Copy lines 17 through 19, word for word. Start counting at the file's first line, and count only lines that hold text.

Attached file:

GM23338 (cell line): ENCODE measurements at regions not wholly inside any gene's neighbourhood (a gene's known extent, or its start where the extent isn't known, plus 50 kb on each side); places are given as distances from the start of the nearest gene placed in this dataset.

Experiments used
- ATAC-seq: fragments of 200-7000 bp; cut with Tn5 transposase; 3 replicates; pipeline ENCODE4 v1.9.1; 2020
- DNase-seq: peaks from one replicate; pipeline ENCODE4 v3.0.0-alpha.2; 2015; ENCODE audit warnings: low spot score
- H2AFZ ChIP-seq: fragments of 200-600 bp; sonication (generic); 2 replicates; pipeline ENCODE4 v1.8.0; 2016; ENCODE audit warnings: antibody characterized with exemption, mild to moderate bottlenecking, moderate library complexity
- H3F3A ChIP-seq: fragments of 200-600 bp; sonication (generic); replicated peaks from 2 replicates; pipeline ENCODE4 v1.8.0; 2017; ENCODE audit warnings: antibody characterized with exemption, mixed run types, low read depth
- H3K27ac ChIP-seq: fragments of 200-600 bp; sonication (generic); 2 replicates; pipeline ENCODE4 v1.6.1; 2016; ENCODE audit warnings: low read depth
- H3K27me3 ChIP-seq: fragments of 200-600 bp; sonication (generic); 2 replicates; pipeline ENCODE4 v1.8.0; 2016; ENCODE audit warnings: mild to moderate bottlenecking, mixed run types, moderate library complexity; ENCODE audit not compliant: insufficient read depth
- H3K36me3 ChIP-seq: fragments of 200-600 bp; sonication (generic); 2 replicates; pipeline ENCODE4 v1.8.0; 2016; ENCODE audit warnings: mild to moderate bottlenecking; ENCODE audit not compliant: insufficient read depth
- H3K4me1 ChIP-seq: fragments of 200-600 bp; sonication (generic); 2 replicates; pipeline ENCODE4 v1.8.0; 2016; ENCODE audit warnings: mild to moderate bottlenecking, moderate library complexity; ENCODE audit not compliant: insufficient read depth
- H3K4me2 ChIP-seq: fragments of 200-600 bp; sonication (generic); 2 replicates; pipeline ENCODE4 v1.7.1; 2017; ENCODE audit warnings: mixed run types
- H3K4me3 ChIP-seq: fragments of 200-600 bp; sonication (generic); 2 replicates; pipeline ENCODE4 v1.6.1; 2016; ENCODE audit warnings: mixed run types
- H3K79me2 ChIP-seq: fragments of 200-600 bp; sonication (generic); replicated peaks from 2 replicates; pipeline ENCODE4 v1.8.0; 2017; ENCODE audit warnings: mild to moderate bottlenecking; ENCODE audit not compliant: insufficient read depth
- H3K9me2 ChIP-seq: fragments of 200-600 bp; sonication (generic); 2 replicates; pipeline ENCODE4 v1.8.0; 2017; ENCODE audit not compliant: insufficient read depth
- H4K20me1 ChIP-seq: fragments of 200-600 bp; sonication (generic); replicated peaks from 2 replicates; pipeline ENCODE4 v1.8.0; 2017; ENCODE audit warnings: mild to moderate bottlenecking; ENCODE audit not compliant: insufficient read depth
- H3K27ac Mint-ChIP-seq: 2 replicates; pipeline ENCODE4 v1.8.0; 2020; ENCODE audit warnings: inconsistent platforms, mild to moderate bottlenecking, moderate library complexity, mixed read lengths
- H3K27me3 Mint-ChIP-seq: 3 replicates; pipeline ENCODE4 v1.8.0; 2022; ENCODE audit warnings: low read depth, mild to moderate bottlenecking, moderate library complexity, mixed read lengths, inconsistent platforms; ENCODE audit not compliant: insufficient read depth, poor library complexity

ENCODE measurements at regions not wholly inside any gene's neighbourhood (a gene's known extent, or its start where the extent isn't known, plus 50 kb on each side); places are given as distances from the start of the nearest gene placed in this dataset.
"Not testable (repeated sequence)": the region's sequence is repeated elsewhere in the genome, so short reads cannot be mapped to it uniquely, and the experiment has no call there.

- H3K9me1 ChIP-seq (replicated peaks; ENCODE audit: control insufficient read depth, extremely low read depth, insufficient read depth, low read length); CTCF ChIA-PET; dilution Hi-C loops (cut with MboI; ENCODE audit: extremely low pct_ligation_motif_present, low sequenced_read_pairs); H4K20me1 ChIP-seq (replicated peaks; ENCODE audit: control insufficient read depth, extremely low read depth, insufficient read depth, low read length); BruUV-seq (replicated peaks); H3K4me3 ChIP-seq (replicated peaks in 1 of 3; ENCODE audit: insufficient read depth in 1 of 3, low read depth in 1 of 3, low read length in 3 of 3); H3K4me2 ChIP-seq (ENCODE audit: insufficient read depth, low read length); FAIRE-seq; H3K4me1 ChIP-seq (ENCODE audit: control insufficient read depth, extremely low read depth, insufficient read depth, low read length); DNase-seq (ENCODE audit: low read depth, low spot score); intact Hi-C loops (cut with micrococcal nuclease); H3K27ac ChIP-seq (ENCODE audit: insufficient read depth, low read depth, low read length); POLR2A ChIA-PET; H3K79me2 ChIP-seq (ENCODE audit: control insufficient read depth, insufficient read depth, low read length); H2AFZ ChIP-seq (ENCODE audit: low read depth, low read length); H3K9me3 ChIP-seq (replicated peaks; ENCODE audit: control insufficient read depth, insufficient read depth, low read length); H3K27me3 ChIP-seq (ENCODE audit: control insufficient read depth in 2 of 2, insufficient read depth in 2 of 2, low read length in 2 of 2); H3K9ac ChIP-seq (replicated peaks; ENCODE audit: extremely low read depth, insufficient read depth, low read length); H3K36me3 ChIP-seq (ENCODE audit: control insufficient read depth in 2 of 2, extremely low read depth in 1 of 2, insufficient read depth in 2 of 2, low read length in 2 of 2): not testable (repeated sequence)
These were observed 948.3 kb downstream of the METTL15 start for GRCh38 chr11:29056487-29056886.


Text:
- H3K27me3 Mint-ChIP-seq: 3 replicates; pipeline ENCODE4 v1.8.0; 2022; ENCODE audit warnings: low read depth, mild to moderate bottlenecking, moderate library complexity, mixed read lengths, inconsistent platforms; ENCODE audit not compliant: insufficient read depth, poor library complexity

ENCODE measurements at regions not wholly inside any gene's neighbourhood (a gene's known extent, or its start where the extent isn't known, plus 50 kb on each side); places are given as distances from the start of the nearest gene placed in this dataset.
"Not testable (repeated sequence)": the region's sequence is repeated elsewhere in the genome, so short reads cannot be mapped to it uniquely, and the experiment has no call there.